The couch is decidedly one of the weirdest experiences I have ever had. I do not think I can even begin to explain its strangeness without getting into theoretical frameworks around transference and the blind gaze or just plain clich?©s. I cannot say I liked it wholly, but I felt something intense after the experience and I am curious to continue. The silence of the analyst is one of the things that disturbed me the most. I almost forgot he was there and when he intervened, I kind of startled. Yet, I was not exactly talking to myself. Who was I talking to?
The idea of complete freedom is also quite disconcerting. What do I talk about? How do I start something circular though something linear? I wish I could talk about many things at one time, have many voices, keep various strands going at the same time, make a 3D picture of what I want to say.
A third disturbing element is the fact that thereÄôs no time to wind down. When JÄî SÄî told me Äúthis is all our time for todayÄù, I was in a kind of trance and cannot quite picture how I got to the train station. BeethovenÄôs Moonlight Sonata and recalling what ballet reverences felt like helped me to let go.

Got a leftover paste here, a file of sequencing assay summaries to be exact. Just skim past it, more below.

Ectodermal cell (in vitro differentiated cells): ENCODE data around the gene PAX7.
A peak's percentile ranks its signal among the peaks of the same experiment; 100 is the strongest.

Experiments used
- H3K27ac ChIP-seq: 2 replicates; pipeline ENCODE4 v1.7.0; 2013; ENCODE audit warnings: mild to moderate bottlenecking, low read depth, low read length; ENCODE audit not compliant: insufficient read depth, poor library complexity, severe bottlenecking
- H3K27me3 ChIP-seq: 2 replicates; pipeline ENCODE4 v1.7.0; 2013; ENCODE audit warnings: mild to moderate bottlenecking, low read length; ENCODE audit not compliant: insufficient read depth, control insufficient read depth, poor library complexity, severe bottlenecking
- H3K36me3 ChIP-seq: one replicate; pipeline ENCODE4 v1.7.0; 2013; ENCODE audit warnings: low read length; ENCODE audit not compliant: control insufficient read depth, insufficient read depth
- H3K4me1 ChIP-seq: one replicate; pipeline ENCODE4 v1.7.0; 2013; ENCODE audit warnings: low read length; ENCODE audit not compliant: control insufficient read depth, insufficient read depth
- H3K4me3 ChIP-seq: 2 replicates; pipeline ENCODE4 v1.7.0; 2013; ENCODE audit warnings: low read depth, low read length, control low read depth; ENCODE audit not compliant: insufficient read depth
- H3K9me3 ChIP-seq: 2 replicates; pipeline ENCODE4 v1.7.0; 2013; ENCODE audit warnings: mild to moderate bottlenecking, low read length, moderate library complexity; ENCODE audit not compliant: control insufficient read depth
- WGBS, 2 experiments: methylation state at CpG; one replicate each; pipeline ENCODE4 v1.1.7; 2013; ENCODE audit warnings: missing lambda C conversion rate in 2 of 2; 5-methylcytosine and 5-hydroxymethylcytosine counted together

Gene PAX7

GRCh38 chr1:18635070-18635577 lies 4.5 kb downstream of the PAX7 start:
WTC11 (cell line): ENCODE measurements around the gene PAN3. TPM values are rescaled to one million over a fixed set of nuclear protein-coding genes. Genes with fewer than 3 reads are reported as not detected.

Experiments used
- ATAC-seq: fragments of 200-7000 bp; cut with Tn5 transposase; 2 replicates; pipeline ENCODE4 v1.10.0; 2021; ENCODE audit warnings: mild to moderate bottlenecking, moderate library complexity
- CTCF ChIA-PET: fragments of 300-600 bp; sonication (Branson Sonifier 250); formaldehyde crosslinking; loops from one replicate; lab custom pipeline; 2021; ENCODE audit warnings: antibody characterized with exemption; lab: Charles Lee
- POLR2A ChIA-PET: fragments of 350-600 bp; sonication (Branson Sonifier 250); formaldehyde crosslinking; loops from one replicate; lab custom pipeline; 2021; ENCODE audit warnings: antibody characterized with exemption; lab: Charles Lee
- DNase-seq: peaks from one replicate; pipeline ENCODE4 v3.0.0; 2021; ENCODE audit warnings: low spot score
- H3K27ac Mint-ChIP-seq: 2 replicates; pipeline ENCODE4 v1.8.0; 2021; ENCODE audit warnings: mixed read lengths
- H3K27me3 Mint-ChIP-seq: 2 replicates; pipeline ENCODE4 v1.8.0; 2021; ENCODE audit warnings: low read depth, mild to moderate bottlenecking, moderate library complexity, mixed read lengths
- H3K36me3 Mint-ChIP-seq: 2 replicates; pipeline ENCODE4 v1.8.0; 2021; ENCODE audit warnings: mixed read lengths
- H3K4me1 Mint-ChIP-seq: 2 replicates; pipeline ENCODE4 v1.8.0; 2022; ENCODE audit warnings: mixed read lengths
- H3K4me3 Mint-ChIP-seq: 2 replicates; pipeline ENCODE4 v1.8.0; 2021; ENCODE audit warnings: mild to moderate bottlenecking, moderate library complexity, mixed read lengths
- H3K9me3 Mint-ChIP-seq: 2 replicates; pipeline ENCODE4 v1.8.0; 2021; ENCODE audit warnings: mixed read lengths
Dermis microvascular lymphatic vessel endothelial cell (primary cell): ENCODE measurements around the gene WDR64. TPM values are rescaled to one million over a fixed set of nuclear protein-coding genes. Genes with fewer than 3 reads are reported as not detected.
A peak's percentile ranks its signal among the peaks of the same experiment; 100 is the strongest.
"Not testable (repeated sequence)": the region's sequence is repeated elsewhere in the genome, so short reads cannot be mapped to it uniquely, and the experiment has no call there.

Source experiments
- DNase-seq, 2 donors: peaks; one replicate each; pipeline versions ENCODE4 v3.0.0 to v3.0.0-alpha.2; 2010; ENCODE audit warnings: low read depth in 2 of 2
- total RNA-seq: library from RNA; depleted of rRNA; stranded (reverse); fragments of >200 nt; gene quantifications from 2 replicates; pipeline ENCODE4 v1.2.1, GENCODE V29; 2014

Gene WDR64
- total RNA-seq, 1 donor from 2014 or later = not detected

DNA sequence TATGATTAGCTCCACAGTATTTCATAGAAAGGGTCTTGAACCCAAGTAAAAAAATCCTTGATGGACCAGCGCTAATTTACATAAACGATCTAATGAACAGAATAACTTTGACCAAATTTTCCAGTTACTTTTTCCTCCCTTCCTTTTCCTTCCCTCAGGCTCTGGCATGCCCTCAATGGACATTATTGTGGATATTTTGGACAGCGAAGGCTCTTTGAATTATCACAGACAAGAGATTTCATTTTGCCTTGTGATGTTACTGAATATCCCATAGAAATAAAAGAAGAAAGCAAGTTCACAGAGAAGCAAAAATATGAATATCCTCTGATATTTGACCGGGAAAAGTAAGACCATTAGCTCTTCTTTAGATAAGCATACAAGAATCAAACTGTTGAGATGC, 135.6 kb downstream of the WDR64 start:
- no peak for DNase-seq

I am beginning to find parallels between the analysis situation and the art gallery. This, of course, is nothing new. Samuels*, Leader** and others have already hinted at this connection. They have done so, however, from the position of the analyst. Indeed, Samuels even goes to the extreme of stating that Art is like LacanÄôs discourse of the analyst*** except in the issue of knowledge production, something I definitely want to challenge.
* Samuels, R (1995) Art and the position of the analyst. In Feldstein, R; Fink, B & Jaanus, M. Reading Seminar XI: Lacan’s four fundamental concepts of psychoanalysis. Albany: State University of New York Press.
** Leader D (2002) Stealing the Mona Lisa: what art stops us from seeing. Washington D.C: Shoemaker & Hoard.
*** Discourse of the Analyst: